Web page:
Cyclist Lance Armstrong coasted to victory in the Tour de France, becoming the first American to win the prestigious French race three consecutive times.
Lance Armstrong's win was almost a foregone conclusion. From the start, the 29-year-old Texan has dominated the three-week, 3,454 kilometer Tour de France.
Armstrong wrapped up the final 160 kilometer stretch from the town of Corbeil Essons to Paris, with loops around the Arc-de-Triomph. Wearing the trademark yellow leader's jersey, the biker accepted congratulations from Paris Mayor Bertrand Delanoe, along with a trophy and a bouquet of yellow roses.
Later, in halting French, he said the third Tour de France victory was the easiest.
Armstrong told French television there were bad days, when he was several minutes below his optimum times. But he said the race generally went well.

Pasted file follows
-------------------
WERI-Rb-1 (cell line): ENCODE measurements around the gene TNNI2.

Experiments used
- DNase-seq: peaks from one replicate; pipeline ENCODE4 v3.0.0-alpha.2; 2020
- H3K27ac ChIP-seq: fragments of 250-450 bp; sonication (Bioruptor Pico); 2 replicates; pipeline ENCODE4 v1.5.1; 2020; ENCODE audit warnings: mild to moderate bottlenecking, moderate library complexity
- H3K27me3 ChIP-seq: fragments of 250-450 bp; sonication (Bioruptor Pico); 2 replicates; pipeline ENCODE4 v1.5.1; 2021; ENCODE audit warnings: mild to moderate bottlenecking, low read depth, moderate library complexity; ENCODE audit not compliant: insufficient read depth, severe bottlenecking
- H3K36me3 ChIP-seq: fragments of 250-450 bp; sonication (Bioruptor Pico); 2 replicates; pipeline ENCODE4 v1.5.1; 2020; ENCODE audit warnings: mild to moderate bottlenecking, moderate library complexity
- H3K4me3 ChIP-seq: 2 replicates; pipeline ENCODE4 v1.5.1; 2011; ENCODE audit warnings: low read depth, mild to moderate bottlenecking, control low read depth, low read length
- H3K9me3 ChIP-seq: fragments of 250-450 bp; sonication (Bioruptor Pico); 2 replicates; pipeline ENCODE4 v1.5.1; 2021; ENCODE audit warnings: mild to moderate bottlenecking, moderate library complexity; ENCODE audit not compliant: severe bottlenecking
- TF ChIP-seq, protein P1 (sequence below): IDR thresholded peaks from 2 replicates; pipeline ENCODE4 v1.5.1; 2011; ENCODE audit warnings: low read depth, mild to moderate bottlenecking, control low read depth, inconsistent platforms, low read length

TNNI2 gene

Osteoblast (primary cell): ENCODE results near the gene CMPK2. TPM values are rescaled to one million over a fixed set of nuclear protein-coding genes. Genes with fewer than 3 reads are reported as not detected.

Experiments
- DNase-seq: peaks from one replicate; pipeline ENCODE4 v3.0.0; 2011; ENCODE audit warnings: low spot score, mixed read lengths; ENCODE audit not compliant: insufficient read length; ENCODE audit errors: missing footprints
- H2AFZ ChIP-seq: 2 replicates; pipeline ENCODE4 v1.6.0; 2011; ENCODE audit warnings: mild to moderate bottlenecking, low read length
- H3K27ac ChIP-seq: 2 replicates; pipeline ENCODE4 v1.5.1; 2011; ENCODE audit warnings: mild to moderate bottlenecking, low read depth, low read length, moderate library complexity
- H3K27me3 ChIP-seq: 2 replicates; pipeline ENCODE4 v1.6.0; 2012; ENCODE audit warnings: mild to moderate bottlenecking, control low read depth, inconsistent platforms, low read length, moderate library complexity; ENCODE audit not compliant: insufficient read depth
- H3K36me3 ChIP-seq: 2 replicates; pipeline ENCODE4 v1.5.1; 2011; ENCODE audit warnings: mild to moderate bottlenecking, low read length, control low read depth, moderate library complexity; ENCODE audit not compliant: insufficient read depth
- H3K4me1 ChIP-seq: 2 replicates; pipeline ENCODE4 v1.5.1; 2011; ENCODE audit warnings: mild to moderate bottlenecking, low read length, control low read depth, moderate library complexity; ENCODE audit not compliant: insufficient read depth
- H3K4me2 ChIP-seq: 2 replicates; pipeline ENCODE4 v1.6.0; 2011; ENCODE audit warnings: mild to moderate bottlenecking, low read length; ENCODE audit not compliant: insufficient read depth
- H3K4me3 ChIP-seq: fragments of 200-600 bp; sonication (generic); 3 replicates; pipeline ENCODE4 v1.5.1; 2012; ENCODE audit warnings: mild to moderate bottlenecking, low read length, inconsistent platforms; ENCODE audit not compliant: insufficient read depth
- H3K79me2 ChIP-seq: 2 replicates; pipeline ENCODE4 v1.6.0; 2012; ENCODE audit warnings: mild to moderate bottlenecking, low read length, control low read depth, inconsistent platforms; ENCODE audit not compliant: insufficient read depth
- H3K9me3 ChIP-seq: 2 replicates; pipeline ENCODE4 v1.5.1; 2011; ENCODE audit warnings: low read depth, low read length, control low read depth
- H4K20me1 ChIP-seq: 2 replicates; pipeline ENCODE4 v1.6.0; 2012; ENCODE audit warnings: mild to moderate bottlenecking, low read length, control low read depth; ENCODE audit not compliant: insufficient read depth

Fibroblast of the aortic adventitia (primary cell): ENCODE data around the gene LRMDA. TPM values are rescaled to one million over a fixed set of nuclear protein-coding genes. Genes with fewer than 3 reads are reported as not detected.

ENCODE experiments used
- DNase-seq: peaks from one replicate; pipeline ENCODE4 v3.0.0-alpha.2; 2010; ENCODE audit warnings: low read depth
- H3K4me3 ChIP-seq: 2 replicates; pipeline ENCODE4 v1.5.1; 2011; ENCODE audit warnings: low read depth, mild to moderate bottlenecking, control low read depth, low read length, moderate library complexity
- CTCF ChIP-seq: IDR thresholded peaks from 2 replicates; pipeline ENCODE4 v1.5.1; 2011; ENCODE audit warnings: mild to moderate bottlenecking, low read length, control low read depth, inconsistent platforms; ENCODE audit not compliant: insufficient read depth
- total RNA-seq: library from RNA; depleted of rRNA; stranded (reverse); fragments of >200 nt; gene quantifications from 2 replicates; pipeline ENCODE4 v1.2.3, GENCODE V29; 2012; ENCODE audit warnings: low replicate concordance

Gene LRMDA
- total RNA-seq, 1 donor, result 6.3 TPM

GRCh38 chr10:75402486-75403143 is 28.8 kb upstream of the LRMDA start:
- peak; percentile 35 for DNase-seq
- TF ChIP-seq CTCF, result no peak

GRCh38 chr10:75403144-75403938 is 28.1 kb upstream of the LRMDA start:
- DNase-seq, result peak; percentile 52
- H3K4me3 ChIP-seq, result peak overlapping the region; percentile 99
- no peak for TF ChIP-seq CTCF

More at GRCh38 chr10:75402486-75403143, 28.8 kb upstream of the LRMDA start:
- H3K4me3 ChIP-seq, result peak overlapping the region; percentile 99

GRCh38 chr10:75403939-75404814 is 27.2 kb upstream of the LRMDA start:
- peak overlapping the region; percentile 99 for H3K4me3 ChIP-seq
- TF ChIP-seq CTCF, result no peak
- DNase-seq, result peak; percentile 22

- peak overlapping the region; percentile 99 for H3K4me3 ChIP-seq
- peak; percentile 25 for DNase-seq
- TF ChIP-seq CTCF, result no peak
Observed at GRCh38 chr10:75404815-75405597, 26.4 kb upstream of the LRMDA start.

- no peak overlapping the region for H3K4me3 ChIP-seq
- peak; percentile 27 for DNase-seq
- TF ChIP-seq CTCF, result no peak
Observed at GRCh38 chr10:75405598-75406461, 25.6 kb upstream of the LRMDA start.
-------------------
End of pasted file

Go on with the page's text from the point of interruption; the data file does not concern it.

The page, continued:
The American cyclist completed the Tour in 86 hours, 17 minutes and 28 seconds. German cyclist Jan Ullrich placed second in overall standings, trailing Armstrong by six, 44 seconds. Spaniard Joseba Beloki placed third. Another German, Erick Zabel, captured the green jersey, awarded to the best sprinter.
The Tour began July 7 in the northern French city of Dunkerque. The cyclists then headed southeast, past the southern Mediterranean city of Perpignan, before turning back north.
A cyclist who excells in mountainous terrain, Armstrong mounted powerful races through the French Alps and Pyrenees. But the American was also dogged by allegation he used illegal, performance-enhancing drugs. Armstrong has strongly denied those accusations.